Stratego, new victim of artificial intelligence

DeepNash, an artificial intelligence has learned to play, and to win a board game, the Stratego.

Stratego VS artificial intelligence

A few days ago, we revealed to you that an artificial intelligence had managed to win at Diplomacy, a game of bluffing and negotiation, against human beings. DeepNash, an artificial intelligence (AI), has just beaten another board game, Stratego.

DeepNash, the latest artificial intelligence from researchers at DeepMind Technologies Ltd., has just developed a few days ago an AI capable of learning, and winning against the Stratego, that old classic board game. Described as more complex than chess and go, and trickier than poker, with a hint of bluffDeepNash now masters Stratego.

DeepMind announced that its artificial intelligence DeepNash has learned, from zerohow to play Stratego. Considered difficult to master, the AI ​​learned game strategies by playing against itself 5.5 billion times. DeepNash went on to beat almost every human female player in the game.

The history of Stratego

The Stratego, you have certainly already heard of it. You’ve probably played it as a kid. Stratego is a two-player strategy board game.

Each person has 40 pieces representing individual soldiers in their army. The goal is to capture the opponent’s flag or capture enough enemy pawns to block their ability to make another move. Opponents cannot see the ranks of opponent’s pawns, making this a limited information game. I know, I see, I discover. But I don’t know everything.

Stratego was created by Mogendorff during World War II. It was registered as a trademark in 1942 by the Dutch company Van Perlestein & Roeper Bosch NV.

In 1958 the license was granted to Hausemann an Hotte. The first version of Stratego was distributed by Smeets and Schippers in 1946. In 1961 the game was sublicensed to Milton Bradley, the game publisher which was later acquired by Hasbro in 1984. Stratego was and first published in 1961 in the United States.

Chinese ancestors

The origins of Stratego date back to the traditional Chinese board game Junglealso known as “Game of Fighting Animals” (Dou Shou Qi) or “the game of animal fighting”.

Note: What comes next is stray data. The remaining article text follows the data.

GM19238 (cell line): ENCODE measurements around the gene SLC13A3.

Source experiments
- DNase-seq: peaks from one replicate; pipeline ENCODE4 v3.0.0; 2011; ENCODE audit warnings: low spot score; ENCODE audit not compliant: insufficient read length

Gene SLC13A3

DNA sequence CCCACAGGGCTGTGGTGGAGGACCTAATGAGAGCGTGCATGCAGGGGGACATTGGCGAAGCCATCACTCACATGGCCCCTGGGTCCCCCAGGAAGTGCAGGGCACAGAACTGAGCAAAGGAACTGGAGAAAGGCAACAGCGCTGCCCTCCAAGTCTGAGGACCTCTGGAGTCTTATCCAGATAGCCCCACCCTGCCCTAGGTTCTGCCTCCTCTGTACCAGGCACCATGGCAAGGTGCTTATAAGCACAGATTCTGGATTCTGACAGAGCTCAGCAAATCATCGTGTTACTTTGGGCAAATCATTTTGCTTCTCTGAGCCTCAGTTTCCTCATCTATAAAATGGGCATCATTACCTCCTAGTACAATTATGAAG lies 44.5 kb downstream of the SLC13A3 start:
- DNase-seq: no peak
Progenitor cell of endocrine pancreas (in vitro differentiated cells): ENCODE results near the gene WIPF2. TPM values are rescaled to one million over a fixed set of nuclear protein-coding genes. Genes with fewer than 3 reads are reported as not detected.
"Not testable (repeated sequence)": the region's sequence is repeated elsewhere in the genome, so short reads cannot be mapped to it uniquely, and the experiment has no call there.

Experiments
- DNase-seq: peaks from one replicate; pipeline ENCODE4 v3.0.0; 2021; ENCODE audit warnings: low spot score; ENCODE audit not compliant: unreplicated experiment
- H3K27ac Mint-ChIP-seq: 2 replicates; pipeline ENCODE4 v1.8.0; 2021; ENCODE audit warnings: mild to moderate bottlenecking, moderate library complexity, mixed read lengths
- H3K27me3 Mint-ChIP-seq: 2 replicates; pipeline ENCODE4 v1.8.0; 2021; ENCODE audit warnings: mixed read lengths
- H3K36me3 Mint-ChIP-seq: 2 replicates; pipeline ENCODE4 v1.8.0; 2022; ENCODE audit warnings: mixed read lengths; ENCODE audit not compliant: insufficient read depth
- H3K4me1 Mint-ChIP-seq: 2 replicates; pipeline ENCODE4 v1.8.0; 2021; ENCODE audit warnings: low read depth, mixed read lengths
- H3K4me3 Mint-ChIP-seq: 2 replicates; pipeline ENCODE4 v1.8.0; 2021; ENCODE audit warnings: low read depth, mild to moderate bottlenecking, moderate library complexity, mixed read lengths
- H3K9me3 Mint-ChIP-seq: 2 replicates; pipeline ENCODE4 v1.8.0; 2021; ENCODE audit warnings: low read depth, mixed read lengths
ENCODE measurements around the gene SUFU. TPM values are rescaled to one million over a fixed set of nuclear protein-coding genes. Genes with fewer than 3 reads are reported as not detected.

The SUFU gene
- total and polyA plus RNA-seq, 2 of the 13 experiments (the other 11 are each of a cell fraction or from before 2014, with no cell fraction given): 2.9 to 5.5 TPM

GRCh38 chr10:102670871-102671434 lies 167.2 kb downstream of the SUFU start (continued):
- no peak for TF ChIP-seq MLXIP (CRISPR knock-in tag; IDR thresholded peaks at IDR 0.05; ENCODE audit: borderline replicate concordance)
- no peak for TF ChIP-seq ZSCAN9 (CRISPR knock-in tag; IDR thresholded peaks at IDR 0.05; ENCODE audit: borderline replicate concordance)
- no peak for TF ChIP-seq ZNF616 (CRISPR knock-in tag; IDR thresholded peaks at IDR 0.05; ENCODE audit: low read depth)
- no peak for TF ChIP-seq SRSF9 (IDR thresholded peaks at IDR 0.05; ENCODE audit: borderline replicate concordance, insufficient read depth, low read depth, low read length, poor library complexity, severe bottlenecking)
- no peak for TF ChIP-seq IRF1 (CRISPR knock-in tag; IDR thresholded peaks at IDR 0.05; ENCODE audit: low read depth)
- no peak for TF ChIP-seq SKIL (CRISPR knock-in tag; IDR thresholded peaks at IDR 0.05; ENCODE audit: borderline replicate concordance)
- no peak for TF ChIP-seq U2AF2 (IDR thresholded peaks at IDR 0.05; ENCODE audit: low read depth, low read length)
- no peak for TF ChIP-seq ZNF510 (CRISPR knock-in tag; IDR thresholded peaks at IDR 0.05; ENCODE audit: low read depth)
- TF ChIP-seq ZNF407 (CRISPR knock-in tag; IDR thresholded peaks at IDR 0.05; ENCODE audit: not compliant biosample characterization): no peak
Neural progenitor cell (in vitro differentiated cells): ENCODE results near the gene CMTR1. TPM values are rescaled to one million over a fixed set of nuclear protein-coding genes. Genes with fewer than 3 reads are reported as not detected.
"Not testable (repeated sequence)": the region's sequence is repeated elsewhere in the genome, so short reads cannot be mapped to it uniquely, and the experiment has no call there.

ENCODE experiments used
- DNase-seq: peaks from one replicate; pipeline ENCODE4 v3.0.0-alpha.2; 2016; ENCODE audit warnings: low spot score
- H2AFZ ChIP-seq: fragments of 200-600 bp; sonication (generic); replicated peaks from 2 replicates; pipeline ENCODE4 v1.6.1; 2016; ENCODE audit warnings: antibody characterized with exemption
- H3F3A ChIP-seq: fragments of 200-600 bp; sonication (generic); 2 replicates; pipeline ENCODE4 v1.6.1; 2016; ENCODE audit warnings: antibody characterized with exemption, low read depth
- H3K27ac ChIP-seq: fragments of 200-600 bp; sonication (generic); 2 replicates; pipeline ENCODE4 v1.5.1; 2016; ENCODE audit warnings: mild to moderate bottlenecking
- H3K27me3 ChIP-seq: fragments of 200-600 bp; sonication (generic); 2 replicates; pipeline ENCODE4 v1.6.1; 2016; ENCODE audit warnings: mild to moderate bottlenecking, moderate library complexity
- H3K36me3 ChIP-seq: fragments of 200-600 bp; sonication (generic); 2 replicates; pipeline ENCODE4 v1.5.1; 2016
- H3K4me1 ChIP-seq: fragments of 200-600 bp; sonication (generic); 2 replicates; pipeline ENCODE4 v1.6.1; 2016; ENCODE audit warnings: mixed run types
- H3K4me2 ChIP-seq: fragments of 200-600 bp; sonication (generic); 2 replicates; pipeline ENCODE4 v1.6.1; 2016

The game Jungle also has counters, but of animals rather than soldiers, with different ranks and higher rank counters capture lower rank counters. The plateau, with two lakes in the middle, also resembles that of Stratego.

The main differences between the two games are that in Jungle, the pawns are not hidden from the adversary and the initial configuration is fixed. Dou Shou Qi is very similar to chess.

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A modern and more elaborate Chinese game known as “land battle game” (Luzhanqi) is a descendant of Jungleand a cousin of Stratego : the initial configuration is not fixed, the two players keep their pieces hidden from their opponent. The objective is to capture the enemy’s flag.

The basic mechanics of the Luzhanqi are similar, although differences include “missile” counters and a board layout resembling the XiangqiChinese chess with the addition of railroads and defensive “camps”.

A third person also acts as a neutral arbiter to decide battles between the pawns, without revealing their identity.

European ancestors

In its current form, Stratego appeared in Europe before World War I as a game called L’Attaque. The Attack very probably developed at the beginning of the XXe century or perhaps as early as 1880 in France. A patent issued by the French Patent Office (Patent No. 396.795) has been discovered. [10]) dropping by Hermance Edan in 1909 based on a game she developed in the 1880s.

Hermance Edan had not given a name to his game but as early as 1910, a French manufacturer was selling the game under the name L’Attaque.

A patent on another game, called war game, was registered in 1907 by Julie Moller for a similar game. The ancestor of Stratego was therefore created by women.

After World War I, the game was also released asattack by the London firm HP Gibson & Sons, Ltd.